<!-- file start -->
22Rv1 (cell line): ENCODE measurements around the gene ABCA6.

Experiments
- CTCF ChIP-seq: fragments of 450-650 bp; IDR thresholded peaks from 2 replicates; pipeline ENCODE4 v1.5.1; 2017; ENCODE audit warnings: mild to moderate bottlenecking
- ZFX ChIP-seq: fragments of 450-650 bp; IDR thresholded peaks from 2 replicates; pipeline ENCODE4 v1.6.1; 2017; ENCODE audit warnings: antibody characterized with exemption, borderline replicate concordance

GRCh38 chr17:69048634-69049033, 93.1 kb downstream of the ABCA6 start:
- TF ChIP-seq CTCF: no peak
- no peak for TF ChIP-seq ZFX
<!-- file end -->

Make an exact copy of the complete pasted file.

22Rv1 (cell line): ENCODE measurements around the gene ABCA6.

Experiments
- CTCF ChIP-seq: fragments of 450-650 bp; IDR thresholded peaks from 2 replicates; pipeline ENCODE4 v1.5.1; 2017; ENCODE audit warnings: mild to moderate bottlenecking
- ZFX ChIP-seq: fragments of 450-650 bp; IDR thresholded peaks from 2 replicates; pipeline ENCODE4 v1.6.1; 2017; ENCODE audit warnings: antibody characterized with exemption, borderline replicate concordance

GRCh38 chr17:69048634-69049033, 93.1 kb downstream of the ABCA6 start:
- TF ChIP-seq CTCF: no peak
- no peak for TF ChIP-seq ZFX